Rebecca Hardwick undertook a PhD at PenARC and is now a Senior Research Fellow working on the Mental Health Research Initiative (MHRI). This NIHR funded initiative aims to develop mental health research that matters to the people and places of Southwest England as well as to build up the skills and confidence of people working in local services to get involved in and use research. In this blog for NIHR’s Your Path in Research Campaign she tells us about her research path and the far-reaching places it has taken her.
Starting out in research
My PhD research, “How do Third Sector Organisations use research and other kinds of knowledge in their work?” was inspired by my experience of working in the voluntary sector and a curiosity to understand which types of knowledge voluntary and community organisations prefer to work with. This remains one of my enduring research interests. My PhD research was the launchpad for my first Research Fellow post and I’m already finding resonance in the work I’ve been doing with MHRI, so I’m hopeful of extending and developing my findings. I want to see my research being useful to people.
Putting my research into practice and learning what matters
My plan is for my research career to develop in ways that are tuned in to what matters to people, and that will improve outcomes for communities, whatever shape or form that might take. For example, I’m collaborating with people in a local public health team to support the development of their research and evaluation skills, with a view to doing some work together down the road. But I’m also a realist methodologist for an Australian Research Council funded evaluation for Indigenous Language Centres at Charles Darwin University in the Northern Territory, Australia, where I’m an Adjunct Research Fellow.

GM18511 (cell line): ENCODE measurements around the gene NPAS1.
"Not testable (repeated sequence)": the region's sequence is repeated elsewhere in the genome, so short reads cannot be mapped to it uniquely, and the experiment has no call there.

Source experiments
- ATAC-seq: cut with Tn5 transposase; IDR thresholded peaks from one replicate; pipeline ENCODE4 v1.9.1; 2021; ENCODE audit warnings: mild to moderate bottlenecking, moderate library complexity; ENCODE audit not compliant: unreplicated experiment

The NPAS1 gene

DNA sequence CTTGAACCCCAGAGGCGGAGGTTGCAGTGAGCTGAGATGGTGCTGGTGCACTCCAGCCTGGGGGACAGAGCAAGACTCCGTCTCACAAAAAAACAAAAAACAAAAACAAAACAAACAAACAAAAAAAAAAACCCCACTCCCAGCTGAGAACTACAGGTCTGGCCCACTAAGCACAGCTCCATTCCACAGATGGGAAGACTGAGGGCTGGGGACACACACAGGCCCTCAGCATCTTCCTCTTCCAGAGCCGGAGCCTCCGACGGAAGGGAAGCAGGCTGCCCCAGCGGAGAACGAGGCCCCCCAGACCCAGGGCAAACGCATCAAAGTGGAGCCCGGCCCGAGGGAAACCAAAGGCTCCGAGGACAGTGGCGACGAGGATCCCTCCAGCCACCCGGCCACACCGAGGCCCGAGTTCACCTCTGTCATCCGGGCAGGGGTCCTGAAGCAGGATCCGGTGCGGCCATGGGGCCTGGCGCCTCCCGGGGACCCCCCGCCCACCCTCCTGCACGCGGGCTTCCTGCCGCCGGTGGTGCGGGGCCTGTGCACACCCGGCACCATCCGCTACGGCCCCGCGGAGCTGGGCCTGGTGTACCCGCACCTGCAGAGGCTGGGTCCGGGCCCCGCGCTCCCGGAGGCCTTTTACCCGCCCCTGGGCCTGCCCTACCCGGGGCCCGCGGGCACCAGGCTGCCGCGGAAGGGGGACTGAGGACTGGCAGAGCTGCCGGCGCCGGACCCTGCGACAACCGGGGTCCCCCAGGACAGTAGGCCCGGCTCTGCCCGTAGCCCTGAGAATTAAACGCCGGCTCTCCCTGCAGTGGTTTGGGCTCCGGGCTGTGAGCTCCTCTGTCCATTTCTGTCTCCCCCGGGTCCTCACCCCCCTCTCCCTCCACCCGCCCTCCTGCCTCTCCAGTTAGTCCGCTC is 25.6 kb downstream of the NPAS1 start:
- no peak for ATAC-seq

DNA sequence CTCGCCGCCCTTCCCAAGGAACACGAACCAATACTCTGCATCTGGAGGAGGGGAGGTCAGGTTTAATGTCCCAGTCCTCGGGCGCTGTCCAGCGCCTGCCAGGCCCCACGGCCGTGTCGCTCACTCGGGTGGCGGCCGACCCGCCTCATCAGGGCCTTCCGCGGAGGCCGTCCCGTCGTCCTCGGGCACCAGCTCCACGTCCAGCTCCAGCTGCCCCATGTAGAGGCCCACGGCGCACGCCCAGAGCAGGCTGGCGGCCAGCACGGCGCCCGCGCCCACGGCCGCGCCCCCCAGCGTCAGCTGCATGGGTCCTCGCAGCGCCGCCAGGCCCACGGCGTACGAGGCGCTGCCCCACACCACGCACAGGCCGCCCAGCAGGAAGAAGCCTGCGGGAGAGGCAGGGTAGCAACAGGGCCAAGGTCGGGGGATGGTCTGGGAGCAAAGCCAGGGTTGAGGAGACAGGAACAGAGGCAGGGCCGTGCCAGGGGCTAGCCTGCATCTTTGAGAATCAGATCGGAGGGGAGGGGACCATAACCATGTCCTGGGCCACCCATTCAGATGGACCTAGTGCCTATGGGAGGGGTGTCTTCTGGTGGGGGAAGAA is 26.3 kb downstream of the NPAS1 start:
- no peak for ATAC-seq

Reflecting on my research journey and the importance of supporting others
I believe that as researchers we have a very particular set of skills which are there to be used for the benefit of people and communities, and the organisations that serve them – we are not as important as we sometimes think we are, but we can be useful with our skills and knowledge. I’d recommend a research career to anyone who is curious about the world, society and people and is motivated by wanting to help make the world a better place, but who is realistic about research-based knowledge being only one way of effecting change.
“I’d recommend a research career to anyone who is curious about the world, society and people and is motivated by wanting to help make the world a better place.”
Supporting and developing PhD students is really important to me. Because I finished my degree relatively recently (2019), I have very vivid memories of what it’s like and think this is valuable to my students. I am also now a lot more sympathetic about the range of pressures that were on my supervisors and have needed to apologise for not managing to review a paper draft, or for having to miss a meeting and reschedule. I was given lots of excellent advice from senior academics when I was at Exeter. They helped me to learn the skills of the trade and showed me how to ‘be’ an academic. The best advice I was given has shaped my research career; it was to find a niche, and become known for it, develop your skills and knowledge and work hard at it. For me, that niche is knowledge, skills and experience in realist evaluation and research. So far that advice has meant I’ve lived and worked in Australia, conducted fieldwork in Tonga, Indonesia, Uganda and Kenya, chaired an international conference, presented at a conference in Canada, been invited to co-author methodological papers in the UK and Australia and acquired two PhD students – all helpful in ticking boxes for promotion, but more importantly, all very much aligned with my personal philosophy for being a useful human.
Learn more about the Peninsula Mental Health Research Initiative (PenMHRI) and how you can get involved.